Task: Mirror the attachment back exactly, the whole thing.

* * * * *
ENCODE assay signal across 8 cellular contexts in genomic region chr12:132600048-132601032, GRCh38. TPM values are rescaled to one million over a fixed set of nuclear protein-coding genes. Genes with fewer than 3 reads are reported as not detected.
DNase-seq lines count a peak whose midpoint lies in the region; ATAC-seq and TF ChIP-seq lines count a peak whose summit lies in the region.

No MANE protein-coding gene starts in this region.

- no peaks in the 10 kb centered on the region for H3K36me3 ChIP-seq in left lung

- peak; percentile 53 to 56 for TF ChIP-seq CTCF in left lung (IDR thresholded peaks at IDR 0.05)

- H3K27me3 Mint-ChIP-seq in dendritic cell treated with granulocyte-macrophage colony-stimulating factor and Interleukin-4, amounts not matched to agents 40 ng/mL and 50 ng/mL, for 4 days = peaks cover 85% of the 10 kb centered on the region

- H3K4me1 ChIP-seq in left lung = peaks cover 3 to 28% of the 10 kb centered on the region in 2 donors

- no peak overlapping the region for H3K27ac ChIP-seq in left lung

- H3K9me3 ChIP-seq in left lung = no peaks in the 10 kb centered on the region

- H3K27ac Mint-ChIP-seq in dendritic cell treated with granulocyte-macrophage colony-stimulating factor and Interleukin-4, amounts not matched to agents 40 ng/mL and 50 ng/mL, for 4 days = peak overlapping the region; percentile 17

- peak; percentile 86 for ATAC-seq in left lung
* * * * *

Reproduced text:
ENCODE assay signal across 8 cellular contexts in genomic region chr12:132600048-132601032, GRCh38. TPM values are rescaled to one million over a fixed set of nuclear protein-coding genes. Genes with fewer than 3 reads are reported as not detected.
DNase-seq lines count a peak whose midpoint lies in the region; ATAC-seq and TF ChIP-seq lines count a peak whose summit lies in the region.

No MANE protein-coding gene starts in this region.

- no peaks in the 10 kb centered on the region for H3K36me3 ChIP-seq in left lung

- peak; percentile 53 to 56 for TF ChIP-seq CTCF in left lung (IDR thresholded peaks at IDR 0.05)

- H3K27me3 Mint-ChIP-seq in dendritic cell treated with granulocyte-macrophage colony-stimulating factor and Interleukin-4, amounts not matched to agents 40 ng/mL and 50 ng/mL, for 4 days = peaks cover 85% of the 10 kb centered on the region

- H3K4me1 ChIP-seq in left lung = peaks cover 3 to 28% of the 10 kb centered on the region in 2 donors

- no peak overlapping the region for H3K27ac ChIP-seq in left lung

- H3K9me3 ChIP-seq in left lung = no peaks in the 10 kb centered on the region

- H3K27ac Mint-ChIP-seq in dendritic cell treated with granulocyte-macrophage colony-stimulating factor and Interleukin-4, amounts not matched to agents 40 ng/mL and 50 ng/mL, for 4 days = peak overlapping the region; percentile 17

- peak; percentile 86 for ATAC-seq in left lung